Moore married dancer Ananias “Nyas” Berry of the Berry brothers, an act that was one of the few rivals to Harold and Fayard Nicholas in terms of grace and acrobatics. (Here they perform “You’ll Never Know” in Lady Be Good; here they introduce Eleanor Powell in Fascinating Rhythm; Nyas is profiled here, and his own story is quite a saga.)

Ella Fitzgerald became a friend, and Moore had run-ins with Ethel Waters. Juanita Moore was notably polite about almost anyone she ever worked with, but Waters she invariably described as “the bitch of all time” — a phrase she once used, Staggs says, in front of a preacher, who spent the rest of the evening snickering about it.

Moore danced at the Zanzibar, atop the Winter Garden on Broadway. The Berry Brothers performed at the West 48th St. location of the segregated Cotton Club. At first the owners would not let Moore sit in the audience and watch her husband dance. Eventually they consented to let her sit at a remote table, by herself. In Imitation of Life, Juanita Moore’s Annie trawls nightclubs in search of her daughter Sarah Jane. In every place, Annie is seated in Siberia, lest she contaminate the white patrons' tables. As Staggs notes, Moore needed no advice on how to play the way that felt.


As the craze for nightclub entertainment waned, Moore went back to Los Angeles and began to get parts in movies. Small parts. Maid parts. She had a relatively substantial part in Affair in Trinidad, and spoke kindly about Glenn Ford and how hard he worked to make her feel comfortable in that Rita Hayworth vehicle. Director Vincent Sherman, in his autobiography, reminisced about “Juanita Hall” — another black actress, most famous for playing Bloody Mary in South Pacific.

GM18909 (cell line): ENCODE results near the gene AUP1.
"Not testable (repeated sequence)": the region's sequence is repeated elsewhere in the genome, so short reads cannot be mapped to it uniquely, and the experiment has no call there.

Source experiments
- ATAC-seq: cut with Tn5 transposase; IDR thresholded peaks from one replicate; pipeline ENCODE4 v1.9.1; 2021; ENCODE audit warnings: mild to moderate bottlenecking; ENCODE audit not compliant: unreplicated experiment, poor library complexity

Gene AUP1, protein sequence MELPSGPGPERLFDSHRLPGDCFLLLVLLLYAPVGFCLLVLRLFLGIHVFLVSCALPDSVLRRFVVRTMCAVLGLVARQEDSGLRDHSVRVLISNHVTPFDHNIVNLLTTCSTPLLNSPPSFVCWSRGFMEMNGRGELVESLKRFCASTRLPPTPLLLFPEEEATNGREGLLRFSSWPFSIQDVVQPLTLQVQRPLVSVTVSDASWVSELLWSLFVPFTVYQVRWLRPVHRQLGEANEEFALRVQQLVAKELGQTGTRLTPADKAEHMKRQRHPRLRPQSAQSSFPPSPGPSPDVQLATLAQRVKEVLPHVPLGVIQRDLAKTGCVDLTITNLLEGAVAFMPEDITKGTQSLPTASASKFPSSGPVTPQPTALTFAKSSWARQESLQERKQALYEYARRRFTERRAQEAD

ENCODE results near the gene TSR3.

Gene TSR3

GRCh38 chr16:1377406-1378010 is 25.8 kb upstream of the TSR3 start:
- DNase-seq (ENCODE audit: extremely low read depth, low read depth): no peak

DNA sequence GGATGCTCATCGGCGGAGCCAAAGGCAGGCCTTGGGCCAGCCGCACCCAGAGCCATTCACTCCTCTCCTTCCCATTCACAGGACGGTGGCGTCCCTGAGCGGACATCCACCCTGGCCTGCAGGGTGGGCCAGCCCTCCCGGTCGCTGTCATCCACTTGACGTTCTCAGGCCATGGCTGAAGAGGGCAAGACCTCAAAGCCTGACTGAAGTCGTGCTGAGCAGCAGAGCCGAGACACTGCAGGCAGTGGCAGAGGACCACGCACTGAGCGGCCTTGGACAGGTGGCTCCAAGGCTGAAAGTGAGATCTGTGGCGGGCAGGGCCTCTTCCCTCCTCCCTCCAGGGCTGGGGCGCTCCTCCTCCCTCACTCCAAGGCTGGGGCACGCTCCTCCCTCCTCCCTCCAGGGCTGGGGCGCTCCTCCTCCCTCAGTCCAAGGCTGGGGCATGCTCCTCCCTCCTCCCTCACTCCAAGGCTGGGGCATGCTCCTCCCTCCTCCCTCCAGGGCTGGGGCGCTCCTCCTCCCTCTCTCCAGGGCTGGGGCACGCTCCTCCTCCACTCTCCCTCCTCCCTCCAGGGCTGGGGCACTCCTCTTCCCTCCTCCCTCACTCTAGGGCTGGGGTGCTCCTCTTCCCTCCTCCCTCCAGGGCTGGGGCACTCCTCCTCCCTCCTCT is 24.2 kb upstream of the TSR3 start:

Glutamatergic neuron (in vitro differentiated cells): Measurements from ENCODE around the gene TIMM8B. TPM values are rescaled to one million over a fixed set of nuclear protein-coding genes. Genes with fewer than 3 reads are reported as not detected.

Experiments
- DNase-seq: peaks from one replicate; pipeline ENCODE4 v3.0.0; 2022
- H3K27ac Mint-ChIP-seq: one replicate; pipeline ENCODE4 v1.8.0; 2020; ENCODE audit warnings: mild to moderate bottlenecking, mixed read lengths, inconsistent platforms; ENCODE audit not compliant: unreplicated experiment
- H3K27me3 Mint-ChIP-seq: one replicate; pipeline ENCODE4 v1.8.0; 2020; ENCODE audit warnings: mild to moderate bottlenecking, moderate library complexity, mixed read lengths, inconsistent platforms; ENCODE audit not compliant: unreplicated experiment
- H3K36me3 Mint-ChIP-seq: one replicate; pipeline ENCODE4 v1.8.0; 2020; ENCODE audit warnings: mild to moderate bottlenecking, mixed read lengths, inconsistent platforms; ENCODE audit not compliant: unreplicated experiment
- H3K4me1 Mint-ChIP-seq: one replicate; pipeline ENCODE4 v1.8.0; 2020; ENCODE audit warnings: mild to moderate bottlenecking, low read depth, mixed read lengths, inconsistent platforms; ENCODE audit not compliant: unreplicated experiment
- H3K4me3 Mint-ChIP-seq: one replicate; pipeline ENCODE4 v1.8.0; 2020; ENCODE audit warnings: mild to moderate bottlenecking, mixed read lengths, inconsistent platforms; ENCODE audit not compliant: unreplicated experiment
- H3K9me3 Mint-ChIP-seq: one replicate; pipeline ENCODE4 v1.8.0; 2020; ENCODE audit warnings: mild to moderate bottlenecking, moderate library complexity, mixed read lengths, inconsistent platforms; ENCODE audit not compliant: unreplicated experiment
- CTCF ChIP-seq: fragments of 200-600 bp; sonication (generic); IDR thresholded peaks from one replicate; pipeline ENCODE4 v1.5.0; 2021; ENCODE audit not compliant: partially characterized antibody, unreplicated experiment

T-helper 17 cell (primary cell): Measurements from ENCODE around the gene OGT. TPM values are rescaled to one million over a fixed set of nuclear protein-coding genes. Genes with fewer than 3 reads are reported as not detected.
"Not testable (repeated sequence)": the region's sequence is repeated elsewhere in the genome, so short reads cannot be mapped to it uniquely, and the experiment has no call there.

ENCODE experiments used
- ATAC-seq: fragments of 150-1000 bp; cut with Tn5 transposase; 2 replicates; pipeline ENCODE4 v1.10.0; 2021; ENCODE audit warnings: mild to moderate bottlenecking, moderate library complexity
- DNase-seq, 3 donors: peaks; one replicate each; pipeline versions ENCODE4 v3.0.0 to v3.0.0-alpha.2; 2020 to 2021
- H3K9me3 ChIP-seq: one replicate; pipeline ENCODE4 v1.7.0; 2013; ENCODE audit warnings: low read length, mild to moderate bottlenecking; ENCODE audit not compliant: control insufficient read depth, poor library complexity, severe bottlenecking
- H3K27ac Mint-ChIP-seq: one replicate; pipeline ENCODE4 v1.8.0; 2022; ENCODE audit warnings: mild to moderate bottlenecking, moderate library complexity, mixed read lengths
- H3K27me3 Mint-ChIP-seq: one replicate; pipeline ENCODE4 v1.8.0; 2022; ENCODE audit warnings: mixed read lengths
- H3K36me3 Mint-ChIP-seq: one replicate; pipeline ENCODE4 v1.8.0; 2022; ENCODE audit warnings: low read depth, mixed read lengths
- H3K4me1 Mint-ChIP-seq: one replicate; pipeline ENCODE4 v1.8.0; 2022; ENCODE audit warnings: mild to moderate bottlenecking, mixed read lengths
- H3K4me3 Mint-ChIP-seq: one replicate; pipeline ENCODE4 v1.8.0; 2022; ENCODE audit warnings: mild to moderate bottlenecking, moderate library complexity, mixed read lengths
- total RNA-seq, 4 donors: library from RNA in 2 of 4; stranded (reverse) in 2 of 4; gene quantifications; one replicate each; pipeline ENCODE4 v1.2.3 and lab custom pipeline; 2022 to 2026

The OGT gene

Moore was cast in Band of Angels as a slave owner’s mistress; while Yvonne De Carlo played a plantation owner's daughter who’s sold into slavery after his death, because her mother was a black slave. Despite Raoul Walsh at the helm it’s a tedious picture. Moore had to sashay into one scene wearing a Creole getup, and Walsh told her to whisper bawdy stories in De Carlo’s ear. The result was one moment in the film that doesn't feel strained or silly.